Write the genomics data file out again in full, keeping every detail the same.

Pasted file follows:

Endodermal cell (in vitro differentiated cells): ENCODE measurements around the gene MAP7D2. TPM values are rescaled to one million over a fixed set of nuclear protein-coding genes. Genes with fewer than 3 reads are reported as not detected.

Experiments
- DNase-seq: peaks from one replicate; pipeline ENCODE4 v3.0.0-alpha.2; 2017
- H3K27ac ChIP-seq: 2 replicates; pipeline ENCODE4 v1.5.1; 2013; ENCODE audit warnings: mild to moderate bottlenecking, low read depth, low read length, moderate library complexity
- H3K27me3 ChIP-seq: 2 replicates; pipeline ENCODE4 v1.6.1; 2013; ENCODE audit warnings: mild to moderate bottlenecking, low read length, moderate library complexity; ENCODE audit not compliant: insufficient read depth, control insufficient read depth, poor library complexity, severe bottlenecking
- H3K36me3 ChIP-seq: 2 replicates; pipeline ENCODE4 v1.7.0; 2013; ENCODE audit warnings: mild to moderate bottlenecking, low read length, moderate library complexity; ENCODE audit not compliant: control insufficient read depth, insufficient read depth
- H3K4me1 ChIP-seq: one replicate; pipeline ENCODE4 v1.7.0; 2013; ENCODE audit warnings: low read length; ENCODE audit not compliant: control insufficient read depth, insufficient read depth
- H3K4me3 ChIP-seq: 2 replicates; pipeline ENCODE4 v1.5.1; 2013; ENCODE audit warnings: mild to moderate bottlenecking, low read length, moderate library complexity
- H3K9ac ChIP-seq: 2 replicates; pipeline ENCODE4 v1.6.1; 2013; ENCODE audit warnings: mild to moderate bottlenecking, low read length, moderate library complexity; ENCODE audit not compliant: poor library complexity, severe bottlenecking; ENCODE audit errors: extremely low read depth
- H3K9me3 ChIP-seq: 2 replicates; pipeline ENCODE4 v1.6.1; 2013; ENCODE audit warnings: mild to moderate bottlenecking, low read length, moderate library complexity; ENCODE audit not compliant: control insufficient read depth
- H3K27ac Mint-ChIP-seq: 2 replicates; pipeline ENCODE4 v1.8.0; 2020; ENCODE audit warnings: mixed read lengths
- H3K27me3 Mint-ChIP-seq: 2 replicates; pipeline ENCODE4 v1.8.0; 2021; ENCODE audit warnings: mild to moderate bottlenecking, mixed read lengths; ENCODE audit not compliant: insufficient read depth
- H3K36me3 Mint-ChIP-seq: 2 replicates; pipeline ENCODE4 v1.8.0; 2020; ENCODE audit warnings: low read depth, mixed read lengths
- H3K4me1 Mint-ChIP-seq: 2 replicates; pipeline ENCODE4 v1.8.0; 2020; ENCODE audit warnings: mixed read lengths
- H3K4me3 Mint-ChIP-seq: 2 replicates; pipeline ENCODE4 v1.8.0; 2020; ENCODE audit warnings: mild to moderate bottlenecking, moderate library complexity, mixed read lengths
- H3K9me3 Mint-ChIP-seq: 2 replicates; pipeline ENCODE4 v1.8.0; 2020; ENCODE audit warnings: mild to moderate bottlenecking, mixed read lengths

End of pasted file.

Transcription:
Endodermal cell (in vitro differentiated cells): ENCODE measurements around the gene MAP7D2. TPM values are rescaled to one million over a fixed set of nuclear protein-coding genes. Genes with fewer than 3 reads are reported as not detected.

Experiments
- DNase-seq: peaks from one replicate; pipeline ENCODE4 v3.0.0-alpha.2; 2017
- H3K27ac ChIP-seq: 2 replicates; pipeline ENCODE4 v1.5.1; 2013; ENCODE audit warnings: mild to moderate bottlenecking, low read depth, low read length, moderate library complexity
- H3K27me3 ChIP-seq: 2 replicates; pipeline ENCODE4 v1.6.1; 2013; ENCODE audit warnings: mild to moderate bottlenecking, low read length, moderate library complexity; ENCODE audit not compliant: insufficient read depth, control insufficient read depth, poor library complexity, severe bottlenecking
- H3K36me3 ChIP-seq: 2 replicates; pipeline ENCODE4 v1.7.0; 2013; ENCODE audit warnings: mild to moderate bottlenecking, low read length, moderate library complexity; ENCODE audit not compliant: control insufficient read depth, insufficient read depth
- H3K4me1 ChIP-seq: one replicate; pipeline ENCODE4 v1.7.0; 2013; ENCODE audit warnings: low read length; ENCODE audit not compliant: control insufficient read depth, insufficient read depth
- H3K4me3 ChIP-seq: 2 replicates; pipeline ENCODE4 v1.5.1; 2013; ENCODE audit warnings: mild to moderate bottlenecking, low read length, moderate library complexity
- H3K9ac ChIP-seq: 2 replicates; pipeline ENCODE4 v1.6.1; 2013; ENCODE audit warnings: mild to moderate bottlenecking, low read length, moderate library complexity; ENCODE audit not compliant: poor library complexity, severe bottlenecking; ENCODE audit errors: extremely low read depth
- H3K9me3 ChIP-seq: 2 replicates; pipeline ENCODE4 v1.6.1; 2013; ENCODE audit warnings: mild to moderate bottlenecking, low read length, moderate library complexity; ENCODE audit not compliant: control insufficient read depth
- H3K27ac Mint-ChIP-seq: 2 replicates; pipeline ENCODE4 v1.8.0; 2020; ENCODE audit warnings: mixed read lengths
- H3K27me3 Mint-ChIP-seq: 2 replicates; pipeline ENCODE4 v1.8.0; 2021; ENCODE audit warnings: mild to moderate bottlenecking, mixed read lengths; ENCODE audit not compliant: insufficient read depth
- H3K36me3 Mint-ChIP-seq: 2 replicates; pipeline ENCODE4 v1.8.0; 2020; ENCODE audit warnings: low read depth, mixed read lengths
- H3K4me1 Mint-ChIP-seq: 2 replicates; pipeline ENCODE4 v1.8.0; 2020; ENCODE audit warnings: mixed read lengths
- H3K4me3 Mint-ChIP-seq: 2 replicates; pipeline ENCODE4 v1.8.0; 2020; ENCODE audit warnings: mild to moderate bottlenecking, moderate library complexity, mixed read lengths
- H3K9me3 Mint-ChIP-seq: 2 replicates; pipeline ENCODE4 v1.8.0; 2020; ENCODE audit warnings: mild to moderate bottlenecking, mixed read lengths